In a report by the Department of Justice, Federal Bureau of Investigation agents had sex with prostitutes overseas then later denied it in lie detector tests.
The report says that four FBI officials had sex with prostitutes while posted overseas, while a fifth also tried to — and all but one “lacked candor” about it during interviews and lie-detector tests.
An official probe was launched after the FBI raised the alarm that “multiple then FBI officials solicited, engaged in, and/or procured commercial sex,” a DOJ report said Tuesday.
Two of the officials were also accused of being involved in delivering “a package containing approximately 100 white pills” to a “foreign law enforcement officer,” the report said, without elaboration.
The report did not name the five FBI agents, but it says two have resigned, two retired and one was removed during the investigation.
A sixth agent accused of breaking policy by failing to report colleagues’ misconduct still works for the bureau, which vowed to “take all appropriate disciplinary actions” against the employee.
The report does not detail when or where the dalliances occurred. However, the FBI said it involved “employees previously working overseas in various FBI Legal Attaché Offices” and was referred to the DOJ in 2018.
Tuesday’s report said the DOJ’s Office of the Inspector General (OIG) had “substantiated” allegations “that four FBI officials solicited, procured, and accepted commercial sex overseas,” while a fifth “solicited” sex.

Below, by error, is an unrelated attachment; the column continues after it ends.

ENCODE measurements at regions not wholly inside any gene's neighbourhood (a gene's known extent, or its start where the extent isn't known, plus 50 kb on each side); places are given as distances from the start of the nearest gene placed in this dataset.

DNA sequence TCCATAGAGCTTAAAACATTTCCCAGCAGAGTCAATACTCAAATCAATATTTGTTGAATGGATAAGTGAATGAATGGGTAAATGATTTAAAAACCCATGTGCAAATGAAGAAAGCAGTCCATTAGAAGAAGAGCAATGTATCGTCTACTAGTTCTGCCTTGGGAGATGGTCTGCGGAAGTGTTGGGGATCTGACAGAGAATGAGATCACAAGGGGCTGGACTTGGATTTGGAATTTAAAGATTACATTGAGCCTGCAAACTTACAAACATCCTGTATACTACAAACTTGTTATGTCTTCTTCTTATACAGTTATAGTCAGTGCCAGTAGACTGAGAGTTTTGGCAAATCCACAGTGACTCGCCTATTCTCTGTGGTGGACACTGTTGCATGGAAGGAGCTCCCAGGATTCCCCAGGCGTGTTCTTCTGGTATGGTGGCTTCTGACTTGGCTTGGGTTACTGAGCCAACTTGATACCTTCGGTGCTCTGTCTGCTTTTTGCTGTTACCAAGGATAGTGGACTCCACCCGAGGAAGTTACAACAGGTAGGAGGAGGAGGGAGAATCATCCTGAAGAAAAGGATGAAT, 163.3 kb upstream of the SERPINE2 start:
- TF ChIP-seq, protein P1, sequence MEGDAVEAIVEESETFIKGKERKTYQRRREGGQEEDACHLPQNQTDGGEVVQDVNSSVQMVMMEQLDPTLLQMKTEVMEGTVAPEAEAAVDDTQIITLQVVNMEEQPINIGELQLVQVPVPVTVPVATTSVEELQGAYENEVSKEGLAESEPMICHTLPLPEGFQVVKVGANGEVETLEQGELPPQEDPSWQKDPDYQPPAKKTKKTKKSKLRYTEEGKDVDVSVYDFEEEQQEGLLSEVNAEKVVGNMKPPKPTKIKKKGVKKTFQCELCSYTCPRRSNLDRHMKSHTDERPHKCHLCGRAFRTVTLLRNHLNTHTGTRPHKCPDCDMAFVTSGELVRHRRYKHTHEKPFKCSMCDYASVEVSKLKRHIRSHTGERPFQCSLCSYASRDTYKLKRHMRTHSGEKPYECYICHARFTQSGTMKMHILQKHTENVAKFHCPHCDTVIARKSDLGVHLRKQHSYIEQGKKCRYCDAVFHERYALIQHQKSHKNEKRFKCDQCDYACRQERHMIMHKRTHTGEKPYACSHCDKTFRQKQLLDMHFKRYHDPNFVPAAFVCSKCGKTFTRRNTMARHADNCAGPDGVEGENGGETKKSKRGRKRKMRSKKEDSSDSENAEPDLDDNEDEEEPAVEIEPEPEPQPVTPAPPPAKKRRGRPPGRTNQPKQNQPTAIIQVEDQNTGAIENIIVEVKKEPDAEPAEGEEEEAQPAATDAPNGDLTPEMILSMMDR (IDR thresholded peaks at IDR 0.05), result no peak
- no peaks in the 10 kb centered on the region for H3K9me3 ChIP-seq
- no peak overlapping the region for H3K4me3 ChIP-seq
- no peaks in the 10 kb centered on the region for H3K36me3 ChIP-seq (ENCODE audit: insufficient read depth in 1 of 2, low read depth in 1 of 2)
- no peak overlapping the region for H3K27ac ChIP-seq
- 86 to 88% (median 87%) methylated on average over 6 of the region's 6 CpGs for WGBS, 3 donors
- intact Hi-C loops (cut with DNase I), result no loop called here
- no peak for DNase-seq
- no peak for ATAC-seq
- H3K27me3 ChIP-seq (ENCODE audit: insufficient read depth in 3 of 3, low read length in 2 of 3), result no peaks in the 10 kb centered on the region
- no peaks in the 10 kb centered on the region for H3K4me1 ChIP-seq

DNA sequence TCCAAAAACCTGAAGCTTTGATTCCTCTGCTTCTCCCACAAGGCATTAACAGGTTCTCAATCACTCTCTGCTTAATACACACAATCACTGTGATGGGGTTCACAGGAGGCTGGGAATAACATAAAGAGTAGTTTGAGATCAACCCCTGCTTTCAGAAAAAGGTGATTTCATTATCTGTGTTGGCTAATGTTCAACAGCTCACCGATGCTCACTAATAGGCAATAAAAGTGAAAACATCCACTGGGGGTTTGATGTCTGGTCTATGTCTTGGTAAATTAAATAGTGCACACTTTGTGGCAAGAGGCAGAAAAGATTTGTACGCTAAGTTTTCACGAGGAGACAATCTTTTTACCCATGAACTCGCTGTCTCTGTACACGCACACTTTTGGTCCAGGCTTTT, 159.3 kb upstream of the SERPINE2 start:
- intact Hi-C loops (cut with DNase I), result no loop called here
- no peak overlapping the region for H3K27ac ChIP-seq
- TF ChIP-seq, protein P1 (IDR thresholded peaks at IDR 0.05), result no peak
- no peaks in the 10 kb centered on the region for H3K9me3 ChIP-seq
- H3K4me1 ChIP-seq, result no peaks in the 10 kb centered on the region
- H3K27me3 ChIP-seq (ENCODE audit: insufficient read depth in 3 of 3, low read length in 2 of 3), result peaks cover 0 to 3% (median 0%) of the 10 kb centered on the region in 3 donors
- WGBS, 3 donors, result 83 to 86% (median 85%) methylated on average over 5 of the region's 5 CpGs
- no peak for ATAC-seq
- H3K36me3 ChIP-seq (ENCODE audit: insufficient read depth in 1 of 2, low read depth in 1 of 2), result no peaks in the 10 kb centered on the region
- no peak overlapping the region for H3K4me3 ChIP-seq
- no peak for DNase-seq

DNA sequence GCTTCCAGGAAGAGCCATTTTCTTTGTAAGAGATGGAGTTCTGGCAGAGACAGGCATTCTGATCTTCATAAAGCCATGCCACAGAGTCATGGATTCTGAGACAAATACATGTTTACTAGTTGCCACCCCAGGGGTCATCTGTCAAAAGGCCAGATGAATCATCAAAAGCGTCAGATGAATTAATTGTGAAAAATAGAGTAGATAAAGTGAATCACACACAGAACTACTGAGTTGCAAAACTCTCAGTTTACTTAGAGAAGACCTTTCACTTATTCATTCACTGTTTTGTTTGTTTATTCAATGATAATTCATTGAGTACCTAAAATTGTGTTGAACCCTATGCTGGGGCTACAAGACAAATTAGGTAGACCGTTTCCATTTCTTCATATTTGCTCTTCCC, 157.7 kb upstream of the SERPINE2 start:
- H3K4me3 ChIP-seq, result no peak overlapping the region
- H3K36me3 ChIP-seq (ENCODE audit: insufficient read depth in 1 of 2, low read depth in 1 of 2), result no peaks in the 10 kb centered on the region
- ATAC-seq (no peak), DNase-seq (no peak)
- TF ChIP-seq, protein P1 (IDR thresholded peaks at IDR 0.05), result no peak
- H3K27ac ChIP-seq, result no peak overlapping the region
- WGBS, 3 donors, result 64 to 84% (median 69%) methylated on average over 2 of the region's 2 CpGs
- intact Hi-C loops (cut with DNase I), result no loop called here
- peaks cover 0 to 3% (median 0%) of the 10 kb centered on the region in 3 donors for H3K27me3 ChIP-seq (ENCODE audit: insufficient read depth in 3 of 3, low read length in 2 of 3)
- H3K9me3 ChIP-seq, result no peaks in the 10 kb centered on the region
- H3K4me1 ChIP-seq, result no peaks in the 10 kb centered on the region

Their actions were all “in violation of DOJ and FBI policies.”
The investigation “also found that four of those officials lacked candor about their interactions with prostitutes and other misconduct during OIG compelled interviews and compelled polygraph examinations,” the report said, again in violation of policies.
One of them was outright accused of having “made false statements” when he “denied having engaged in sex acts with a prostitute,” the report said, noting it was “in violation of federal law.”
All five then failed to report the misconduct as well as “contact or relationships with foreign nationals,” both also in violation of FBI policies, the investigation ruled.
One also “lacked candor” when he “denied observing or placing pills in a package to be delivered to a foreign law enforcement officer,” while another “failed to report having been provided such a package.”
The report did not say what the pills were, or who they were given to.
The Inspector General’s Office said it handed its findings to the FBI for “appropriate action.”
The FBI said it “appreciates the Office of Inspector General’s thorough investigation into the reported misconduct by several former employees.”
“We have already completed numerous measures during the OIG’s investigation to ensure this type of behavior does not happen again,” the agency said in a statement.
The FBI added that agents “assigned around the world” are “essential assets to our nation’s security, the protection of the American people and effectively building critical relationships with our foreign partners.”
“The majority of our personnel, wherever they are stationed, represent the FBI with the utmost honor and respect,” the bureau said.
“We will not tolerate these few individuals, who chose to disregard their oath and the public we serve, tarnishing the good work the rest of the FBI accomplishes each and every day.”
The bureau declined to say if the probe had been tied in any way to a similar scandal back in 2012, six years before it called on the Department of Justice to launch its just-completed investigation.
That had also involved five federal agents — two Secret Service supervisors and three elite agents — who were accused of bringing prostitutes back to their hotel in Cartagena, Colombia, ahead of a visit by then-President Obama.